Auroville, and a few other communities around the world, hold many of the keys for the improvement of our civilization and the survival of humankind. Among these keys I would count the attempt to affect an evolution in human consciousness, the use of education as a means to transformation, the placing of curbs on materialism, the adoption of sustainable practices of food production, nonviolent and democratic governance practices, embracing of pluralism and heterogeneity, abandonment of sexism, racism, homophobia and the attempt to live in greater harmony with our environment. Not all of these keys will be expressed in every intentional community, and no doubt there are others that I have forgotten. My own community, Wahat al-Salam - Neve Shalom, for example, focuses on showing that two peoples who are in conflict can change the nature of their relationship to one of working together for peace. It does not try to address environmental issues at a community level. So it holds "some of the keys", but not others. Still, it is very easy to take a contrary view of communities. One can say that nobody is listening, that such communities are too few and marginal to make a difference. One can say that, even on a small scale, communities are incapable of living up to their own ideals, that human beings are imperfect, and the negative qualities of the larger society tend to affect communities more readily than the communities spill their positive qualities over into society.
Communities are a bold but naive experiment, doomed to failure of one kind or another: at the very least, to failure in any aspiration to affect a change in the macrocosm, and probably to various degrees of, or even complete failure even at a local level. But then it is also true that our societies are in a state of social and economic turmoil. Large sections of the population feel alienated, economic disparities are growing, wars continue to rage, ecosystems are threatened, a mass extinction of species is underway and humankind as a whole is on a path that is leading towards self-destruction through climate change. This is an incontrovertible fact, accepted not only by scientists but by nations. We know it, yet do nothing significant about it. Governments, if they eventually wake up, can decide to exploit scientific knowledge and channel resources into solving our problems and generating change.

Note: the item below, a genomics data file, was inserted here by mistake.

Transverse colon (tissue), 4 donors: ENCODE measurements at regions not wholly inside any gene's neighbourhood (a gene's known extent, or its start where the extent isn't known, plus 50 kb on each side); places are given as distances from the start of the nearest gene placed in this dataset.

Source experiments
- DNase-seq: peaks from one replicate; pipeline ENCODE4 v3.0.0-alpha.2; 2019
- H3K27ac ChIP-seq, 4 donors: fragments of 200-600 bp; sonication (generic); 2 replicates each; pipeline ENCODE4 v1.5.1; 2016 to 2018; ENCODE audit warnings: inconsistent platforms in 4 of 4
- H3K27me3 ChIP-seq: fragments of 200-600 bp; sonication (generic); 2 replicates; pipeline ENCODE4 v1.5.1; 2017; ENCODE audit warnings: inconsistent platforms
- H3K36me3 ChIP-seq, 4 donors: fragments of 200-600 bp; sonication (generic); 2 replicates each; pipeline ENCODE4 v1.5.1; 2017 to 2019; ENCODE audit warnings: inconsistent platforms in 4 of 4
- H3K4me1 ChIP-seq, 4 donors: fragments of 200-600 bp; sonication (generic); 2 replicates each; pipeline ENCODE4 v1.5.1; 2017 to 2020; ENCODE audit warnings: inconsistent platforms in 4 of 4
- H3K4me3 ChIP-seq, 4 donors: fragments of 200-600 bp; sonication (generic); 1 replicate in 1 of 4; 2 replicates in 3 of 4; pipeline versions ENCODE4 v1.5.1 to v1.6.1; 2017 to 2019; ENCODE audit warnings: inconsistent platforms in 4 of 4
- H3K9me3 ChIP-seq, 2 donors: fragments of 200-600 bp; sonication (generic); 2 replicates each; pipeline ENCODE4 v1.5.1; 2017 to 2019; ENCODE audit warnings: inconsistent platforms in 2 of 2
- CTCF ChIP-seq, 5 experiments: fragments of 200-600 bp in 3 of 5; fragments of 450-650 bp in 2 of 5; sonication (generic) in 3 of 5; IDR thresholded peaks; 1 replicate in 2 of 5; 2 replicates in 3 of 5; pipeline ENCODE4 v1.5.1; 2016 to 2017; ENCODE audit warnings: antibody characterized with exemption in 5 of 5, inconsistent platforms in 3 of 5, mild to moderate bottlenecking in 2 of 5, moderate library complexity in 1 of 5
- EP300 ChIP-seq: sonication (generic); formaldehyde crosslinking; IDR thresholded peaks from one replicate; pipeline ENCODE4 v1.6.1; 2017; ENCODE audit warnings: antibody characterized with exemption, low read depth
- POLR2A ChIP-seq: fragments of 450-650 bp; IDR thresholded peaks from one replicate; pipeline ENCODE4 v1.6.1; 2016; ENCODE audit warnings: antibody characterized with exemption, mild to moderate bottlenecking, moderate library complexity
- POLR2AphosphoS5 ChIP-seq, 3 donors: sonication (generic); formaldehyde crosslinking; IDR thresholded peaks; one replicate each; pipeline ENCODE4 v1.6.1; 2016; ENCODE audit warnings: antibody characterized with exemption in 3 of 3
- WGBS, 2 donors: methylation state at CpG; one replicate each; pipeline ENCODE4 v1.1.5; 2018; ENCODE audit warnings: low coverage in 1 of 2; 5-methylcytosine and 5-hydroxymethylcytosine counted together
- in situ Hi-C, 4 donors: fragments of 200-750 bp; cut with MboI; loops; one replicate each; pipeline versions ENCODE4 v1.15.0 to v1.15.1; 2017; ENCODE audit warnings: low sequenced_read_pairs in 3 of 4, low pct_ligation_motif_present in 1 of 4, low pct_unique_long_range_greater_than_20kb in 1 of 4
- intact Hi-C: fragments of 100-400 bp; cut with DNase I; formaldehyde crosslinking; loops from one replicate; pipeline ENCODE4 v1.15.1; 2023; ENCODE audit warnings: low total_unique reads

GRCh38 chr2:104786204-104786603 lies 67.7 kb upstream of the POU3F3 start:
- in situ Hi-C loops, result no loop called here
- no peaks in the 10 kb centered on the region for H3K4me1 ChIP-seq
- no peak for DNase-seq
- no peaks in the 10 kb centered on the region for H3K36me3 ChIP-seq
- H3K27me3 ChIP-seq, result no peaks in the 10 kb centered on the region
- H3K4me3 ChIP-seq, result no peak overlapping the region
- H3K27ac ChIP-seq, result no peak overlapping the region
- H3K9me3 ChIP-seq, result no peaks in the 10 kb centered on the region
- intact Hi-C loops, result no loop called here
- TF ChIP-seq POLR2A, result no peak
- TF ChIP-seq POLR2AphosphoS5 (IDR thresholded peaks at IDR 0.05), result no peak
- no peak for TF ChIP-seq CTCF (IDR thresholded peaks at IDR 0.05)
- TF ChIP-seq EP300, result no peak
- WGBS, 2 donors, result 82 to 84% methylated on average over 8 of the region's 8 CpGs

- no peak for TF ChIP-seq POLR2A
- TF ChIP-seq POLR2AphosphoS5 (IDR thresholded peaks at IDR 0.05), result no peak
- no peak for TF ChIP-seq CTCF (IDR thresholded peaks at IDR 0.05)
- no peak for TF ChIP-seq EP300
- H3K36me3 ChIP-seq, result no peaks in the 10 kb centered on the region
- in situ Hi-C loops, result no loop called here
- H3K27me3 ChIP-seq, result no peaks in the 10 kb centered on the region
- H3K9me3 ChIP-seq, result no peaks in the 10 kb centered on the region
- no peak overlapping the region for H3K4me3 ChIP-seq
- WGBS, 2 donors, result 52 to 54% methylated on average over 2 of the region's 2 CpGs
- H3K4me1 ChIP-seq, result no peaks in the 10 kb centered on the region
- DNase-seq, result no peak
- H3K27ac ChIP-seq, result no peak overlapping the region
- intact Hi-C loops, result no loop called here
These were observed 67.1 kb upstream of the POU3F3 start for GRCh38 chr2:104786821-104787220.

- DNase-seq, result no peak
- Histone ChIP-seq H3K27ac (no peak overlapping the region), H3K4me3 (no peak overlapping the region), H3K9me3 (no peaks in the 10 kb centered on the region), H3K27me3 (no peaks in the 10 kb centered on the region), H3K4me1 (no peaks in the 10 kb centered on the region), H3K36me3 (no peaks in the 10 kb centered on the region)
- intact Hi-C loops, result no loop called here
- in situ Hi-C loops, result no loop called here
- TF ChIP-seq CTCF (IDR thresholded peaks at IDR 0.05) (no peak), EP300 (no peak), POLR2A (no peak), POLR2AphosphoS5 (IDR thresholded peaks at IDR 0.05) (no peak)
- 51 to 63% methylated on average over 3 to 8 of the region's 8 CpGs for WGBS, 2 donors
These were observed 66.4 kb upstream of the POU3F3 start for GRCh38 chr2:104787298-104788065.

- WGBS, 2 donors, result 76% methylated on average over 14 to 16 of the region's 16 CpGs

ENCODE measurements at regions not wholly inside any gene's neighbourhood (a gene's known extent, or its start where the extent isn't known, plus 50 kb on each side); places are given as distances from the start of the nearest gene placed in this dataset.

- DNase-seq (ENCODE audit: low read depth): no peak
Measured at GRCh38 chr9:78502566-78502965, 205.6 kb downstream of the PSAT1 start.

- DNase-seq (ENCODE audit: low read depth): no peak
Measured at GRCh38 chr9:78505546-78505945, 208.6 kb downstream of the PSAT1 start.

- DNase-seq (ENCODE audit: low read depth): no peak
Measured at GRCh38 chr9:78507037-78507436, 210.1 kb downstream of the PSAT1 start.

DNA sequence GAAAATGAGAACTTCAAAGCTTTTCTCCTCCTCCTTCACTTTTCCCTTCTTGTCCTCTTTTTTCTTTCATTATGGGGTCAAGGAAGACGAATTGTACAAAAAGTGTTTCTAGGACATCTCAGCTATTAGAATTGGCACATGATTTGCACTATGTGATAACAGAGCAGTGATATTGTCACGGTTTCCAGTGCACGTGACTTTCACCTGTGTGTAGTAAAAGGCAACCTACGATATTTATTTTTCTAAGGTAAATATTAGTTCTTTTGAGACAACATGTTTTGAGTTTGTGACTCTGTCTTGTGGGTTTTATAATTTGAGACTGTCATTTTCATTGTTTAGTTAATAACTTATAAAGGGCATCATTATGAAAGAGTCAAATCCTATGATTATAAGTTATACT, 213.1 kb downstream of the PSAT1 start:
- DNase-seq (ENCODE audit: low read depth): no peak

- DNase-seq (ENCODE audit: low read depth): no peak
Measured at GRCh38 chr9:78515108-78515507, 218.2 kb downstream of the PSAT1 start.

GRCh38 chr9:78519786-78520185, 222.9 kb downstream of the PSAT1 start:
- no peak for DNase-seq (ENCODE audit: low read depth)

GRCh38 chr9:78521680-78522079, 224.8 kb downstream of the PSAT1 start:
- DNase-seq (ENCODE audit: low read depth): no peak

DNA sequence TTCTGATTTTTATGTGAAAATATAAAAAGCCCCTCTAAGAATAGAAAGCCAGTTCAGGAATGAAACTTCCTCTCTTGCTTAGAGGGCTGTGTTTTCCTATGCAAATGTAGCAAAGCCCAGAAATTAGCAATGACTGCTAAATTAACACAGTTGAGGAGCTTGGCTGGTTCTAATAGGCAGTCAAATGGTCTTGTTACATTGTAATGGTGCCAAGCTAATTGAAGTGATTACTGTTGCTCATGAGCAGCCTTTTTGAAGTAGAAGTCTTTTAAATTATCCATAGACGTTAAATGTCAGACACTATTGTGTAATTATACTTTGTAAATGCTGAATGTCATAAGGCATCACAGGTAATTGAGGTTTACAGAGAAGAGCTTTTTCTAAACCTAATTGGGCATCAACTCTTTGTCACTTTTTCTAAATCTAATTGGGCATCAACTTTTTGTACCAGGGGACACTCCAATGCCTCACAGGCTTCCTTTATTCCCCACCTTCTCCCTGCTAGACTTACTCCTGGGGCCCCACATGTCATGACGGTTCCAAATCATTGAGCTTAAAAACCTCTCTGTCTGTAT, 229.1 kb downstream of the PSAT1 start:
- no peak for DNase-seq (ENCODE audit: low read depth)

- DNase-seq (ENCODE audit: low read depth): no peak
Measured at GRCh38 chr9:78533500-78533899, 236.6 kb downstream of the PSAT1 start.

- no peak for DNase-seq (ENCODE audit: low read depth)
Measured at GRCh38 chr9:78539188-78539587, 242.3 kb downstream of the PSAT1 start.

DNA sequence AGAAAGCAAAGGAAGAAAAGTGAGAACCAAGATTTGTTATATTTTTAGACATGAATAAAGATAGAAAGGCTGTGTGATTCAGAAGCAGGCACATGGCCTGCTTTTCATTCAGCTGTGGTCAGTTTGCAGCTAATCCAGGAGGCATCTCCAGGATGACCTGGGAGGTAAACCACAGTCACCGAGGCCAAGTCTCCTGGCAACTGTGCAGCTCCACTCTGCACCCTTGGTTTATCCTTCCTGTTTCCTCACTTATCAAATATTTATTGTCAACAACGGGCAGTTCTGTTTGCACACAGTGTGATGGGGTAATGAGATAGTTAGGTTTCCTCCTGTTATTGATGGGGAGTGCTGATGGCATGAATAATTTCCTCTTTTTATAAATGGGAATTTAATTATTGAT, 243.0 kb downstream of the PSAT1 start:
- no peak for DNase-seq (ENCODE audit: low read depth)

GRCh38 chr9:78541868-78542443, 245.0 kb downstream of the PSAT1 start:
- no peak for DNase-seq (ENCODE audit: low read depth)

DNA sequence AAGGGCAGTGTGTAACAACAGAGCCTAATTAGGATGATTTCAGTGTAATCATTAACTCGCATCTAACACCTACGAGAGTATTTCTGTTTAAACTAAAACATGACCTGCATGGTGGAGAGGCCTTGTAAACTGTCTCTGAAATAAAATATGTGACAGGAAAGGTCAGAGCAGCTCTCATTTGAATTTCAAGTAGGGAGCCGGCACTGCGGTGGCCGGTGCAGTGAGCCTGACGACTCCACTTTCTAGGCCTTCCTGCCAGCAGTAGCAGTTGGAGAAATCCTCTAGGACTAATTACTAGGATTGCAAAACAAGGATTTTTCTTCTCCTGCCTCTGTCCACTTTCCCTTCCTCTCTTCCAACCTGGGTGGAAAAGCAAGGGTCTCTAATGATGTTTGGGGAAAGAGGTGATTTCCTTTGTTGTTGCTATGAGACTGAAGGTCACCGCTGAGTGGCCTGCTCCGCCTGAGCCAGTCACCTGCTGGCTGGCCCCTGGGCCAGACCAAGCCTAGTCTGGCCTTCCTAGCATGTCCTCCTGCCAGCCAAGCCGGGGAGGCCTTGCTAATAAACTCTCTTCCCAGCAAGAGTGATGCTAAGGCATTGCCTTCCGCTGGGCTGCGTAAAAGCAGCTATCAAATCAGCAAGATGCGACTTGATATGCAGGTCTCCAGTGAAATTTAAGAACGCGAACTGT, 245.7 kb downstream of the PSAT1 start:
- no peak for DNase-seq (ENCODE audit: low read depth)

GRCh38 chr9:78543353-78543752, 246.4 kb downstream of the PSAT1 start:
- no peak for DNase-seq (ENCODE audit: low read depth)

It may be true, as some experts say, that the answer is not to try to go backwards, but to develop even more sophisticated technologies that address the challenges. But these are things that the powerful can do, if and when they decide to act. This still leaves us with the question of what we as individuals can do. We can decide to party till the end of world, since anyway we are capable of achieving very little. We can vote, be a thorn in the side of our congressmen, join or contribute toward causes, etc. But we can also adopt lifestyle practices that support solutions. If the solution involves more than just reducing our energy footprint, but overhauling our way of thinking, restructuring our relationships with each other, with our environment, etc, then these are factors that require action at a community level. So in this sense the seeking out of alternative models like Auroville, or formation of new ones, constitutes a worthy field of personal endeavor, regardless of the constraints mentioned.
Every time we want to make a deep change, we are up against impossible odds. But this doesn't mean the struggle is joyless and the defeats are all bitter. Doing nothing and surrendering all personal responsibility are signs of despondency and depression. Taking part in an effort to create a better world is fulfilling in itself. We embrace models of human and environmental interaction that make even the present more livable and enjoyable. Alternative communities tend to be places in which people continue living over the longterm, in spite of the challenges. And they are places that people love to visit and keep coming back to. That's what I see both in Auroville and in Wahat al-Salam. In the end, to the extent that we fail, the regrets are about our failures, not about having made the effort.